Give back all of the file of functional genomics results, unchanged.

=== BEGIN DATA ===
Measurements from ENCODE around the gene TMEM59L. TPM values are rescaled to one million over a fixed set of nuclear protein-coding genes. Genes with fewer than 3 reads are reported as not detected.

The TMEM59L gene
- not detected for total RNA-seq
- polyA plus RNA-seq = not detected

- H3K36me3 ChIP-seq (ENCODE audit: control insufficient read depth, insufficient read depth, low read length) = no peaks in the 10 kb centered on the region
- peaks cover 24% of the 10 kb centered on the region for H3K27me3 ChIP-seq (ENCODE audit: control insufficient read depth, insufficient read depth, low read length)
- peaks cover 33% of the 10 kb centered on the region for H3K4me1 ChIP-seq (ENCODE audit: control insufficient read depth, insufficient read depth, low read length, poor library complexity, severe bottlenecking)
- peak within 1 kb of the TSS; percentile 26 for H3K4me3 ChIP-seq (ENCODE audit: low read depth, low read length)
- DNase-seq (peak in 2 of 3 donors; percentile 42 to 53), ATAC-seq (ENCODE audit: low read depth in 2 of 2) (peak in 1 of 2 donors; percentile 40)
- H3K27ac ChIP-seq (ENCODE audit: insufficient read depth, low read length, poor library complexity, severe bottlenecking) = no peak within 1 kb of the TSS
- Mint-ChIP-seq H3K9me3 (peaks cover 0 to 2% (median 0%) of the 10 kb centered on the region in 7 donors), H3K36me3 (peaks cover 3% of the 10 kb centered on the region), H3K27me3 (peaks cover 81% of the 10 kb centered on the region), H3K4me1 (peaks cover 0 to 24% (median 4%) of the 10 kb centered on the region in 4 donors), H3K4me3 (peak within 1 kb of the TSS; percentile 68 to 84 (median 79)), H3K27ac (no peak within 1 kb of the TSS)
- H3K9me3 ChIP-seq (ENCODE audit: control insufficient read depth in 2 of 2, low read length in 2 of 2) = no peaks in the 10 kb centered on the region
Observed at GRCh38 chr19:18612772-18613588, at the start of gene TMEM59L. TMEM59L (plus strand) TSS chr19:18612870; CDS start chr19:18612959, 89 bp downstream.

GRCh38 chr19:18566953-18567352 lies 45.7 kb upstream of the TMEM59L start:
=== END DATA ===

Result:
Measurements from ENCODE around the gene TMEM59L. TPM values are rescaled to one million over a fixed set of nuclear protein-coding genes. Genes with fewer than 3 reads are reported as not detected.

The TMEM59L gene
- not detected for total RNA-seq
- polyA plus RNA-seq = not detected

- H3K36me3 ChIP-seq (ENCODE audit: control insufficient read depth, insufficient read depth, low read length) = no peaks in the 10 kb centered on the region
- peaks cover 24% of the 10 kb centered on the region for H3K27me3 ChIP-seq (ENCODE audit: control insufficient read depth, insufficient read depth, low read length)
- peaks cover 33% of the 10 kb centered on the region for H3K4me1 ChIP-seq (ENCODE audit: control insufficient read depth, insufficient read depth, low read length, poor library complexity, severe bottlenecking)
- peak within 1 kb of the TSS; percentile 26 for H3K4me3 ChIP-seq (ENCODE audit: low read depth, low read length)
- DNase-seq (peak in 2 of 3 donors; percentile 42 to 53), ATAC-seq (ENCODE audit: low read depth in 2 of 2) (peak in 1 of 2 donors; percentile 40)
- H3K27ac ChIP-seq (ENCODE audit: insufficient read depth, low read length, poor library complexity, severe bottlenecking) = no peak within 1 kb of the TSS
- Mint-ChIP-seq H3K9me3 (peaks cover 0 to 2% (median 0%) of the 10 kb centered on the region in 7 donors), H3K36me3 (peaks cover 3% of the 10 kb centered on the region), H3K27me3 (peaks cover 81% of the 10 kb centered on the region), H3K4me1 (peaks cover 0 to 24% (median 4%) of the 10 kb centered on the region in 4 donors), H3K4me3 (peak within 1 kb of the TSS; percentile 68 to 84 (median 79)), H3K27ac (no peak within 1 kb of the TSS)
- H3K9me3 ChIP-seq (ENCODE audit: control insufficient read depth in 2 of 2, low read length in 2 of 2) = no peaks in the 10 kb centered on the region
Observed at GRCh38 chr19:18612772-18613588, at the start of gene TMEM59L. TMEM59L (plus strand) TSS chr19:18612870; CDS start chr19:18612959, 89 bp downstream.

GRCh38 chr19:18566953-18567352 lies 45.7 kb upstream of the TMEM59L start: